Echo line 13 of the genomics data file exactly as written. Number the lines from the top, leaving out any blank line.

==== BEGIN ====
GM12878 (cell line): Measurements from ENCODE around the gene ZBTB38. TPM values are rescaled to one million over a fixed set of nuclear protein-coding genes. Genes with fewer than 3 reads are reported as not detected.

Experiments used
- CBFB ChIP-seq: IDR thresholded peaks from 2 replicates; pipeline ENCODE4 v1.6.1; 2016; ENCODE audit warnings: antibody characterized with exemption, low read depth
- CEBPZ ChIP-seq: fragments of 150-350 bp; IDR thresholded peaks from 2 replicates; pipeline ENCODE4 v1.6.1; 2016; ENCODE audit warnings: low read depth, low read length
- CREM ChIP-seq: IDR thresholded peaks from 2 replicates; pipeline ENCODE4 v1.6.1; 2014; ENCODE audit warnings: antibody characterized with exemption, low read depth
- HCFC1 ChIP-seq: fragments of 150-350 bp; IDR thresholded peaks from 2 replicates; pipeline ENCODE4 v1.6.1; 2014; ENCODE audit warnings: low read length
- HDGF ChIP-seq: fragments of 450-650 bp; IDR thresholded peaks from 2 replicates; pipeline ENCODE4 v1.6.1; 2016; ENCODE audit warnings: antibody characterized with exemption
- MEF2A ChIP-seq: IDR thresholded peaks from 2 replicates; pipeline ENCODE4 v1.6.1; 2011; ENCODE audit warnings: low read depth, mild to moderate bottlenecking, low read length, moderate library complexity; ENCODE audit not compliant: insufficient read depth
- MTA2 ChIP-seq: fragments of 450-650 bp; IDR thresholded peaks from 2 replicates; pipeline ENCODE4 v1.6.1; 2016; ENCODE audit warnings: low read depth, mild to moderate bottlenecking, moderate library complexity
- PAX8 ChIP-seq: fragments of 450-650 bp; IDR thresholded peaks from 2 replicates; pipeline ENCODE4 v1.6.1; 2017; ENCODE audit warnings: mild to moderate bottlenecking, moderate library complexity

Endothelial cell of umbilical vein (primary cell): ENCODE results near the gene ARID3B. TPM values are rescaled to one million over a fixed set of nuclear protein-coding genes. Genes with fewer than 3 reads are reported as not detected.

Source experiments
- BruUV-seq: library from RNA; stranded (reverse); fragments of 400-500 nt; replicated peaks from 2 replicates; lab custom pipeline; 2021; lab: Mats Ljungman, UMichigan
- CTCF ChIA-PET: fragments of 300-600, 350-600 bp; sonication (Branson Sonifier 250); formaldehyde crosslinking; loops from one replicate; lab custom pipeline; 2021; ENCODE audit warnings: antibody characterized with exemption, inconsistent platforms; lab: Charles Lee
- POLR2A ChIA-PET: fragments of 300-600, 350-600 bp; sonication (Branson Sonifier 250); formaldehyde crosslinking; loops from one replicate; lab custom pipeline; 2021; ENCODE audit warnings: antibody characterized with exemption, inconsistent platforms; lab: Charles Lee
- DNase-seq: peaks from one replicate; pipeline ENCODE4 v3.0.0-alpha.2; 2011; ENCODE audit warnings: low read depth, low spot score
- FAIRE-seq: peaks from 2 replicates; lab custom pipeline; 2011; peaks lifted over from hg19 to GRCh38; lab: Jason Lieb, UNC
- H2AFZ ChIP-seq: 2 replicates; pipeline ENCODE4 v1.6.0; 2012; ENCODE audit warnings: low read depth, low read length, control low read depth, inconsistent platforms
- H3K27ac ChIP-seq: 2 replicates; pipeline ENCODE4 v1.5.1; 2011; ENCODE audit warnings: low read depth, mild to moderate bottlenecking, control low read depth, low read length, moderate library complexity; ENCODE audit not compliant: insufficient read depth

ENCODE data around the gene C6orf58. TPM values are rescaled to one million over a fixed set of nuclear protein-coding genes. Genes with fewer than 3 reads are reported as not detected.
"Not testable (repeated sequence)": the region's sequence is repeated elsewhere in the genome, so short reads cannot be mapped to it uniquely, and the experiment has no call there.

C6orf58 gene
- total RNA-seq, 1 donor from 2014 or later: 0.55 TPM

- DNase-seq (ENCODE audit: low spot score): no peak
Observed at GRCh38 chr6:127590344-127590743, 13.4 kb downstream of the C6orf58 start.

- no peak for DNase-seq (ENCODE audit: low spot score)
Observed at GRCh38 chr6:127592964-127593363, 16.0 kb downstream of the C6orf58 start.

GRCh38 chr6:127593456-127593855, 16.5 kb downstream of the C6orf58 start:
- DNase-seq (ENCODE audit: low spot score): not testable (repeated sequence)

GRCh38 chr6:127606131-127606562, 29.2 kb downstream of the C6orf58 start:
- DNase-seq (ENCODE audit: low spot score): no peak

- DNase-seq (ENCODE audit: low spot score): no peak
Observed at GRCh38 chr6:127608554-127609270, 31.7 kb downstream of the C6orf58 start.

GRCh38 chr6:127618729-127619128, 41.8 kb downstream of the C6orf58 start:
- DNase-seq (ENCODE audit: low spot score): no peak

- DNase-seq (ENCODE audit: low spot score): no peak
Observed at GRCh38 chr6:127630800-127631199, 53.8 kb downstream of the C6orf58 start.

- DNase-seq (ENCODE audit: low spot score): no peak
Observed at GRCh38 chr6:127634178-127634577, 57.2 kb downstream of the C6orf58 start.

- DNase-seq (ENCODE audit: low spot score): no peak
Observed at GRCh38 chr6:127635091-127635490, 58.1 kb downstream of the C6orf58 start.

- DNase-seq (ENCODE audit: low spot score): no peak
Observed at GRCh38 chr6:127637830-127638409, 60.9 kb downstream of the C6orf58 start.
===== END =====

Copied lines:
- BruUV-seq: library from RNA; stranded (reverse); fragments of 400-500 nt; replicated peaks from 2 replicates; lab custom pipeline; 2021; lab: Mats Ljungman, UMichigan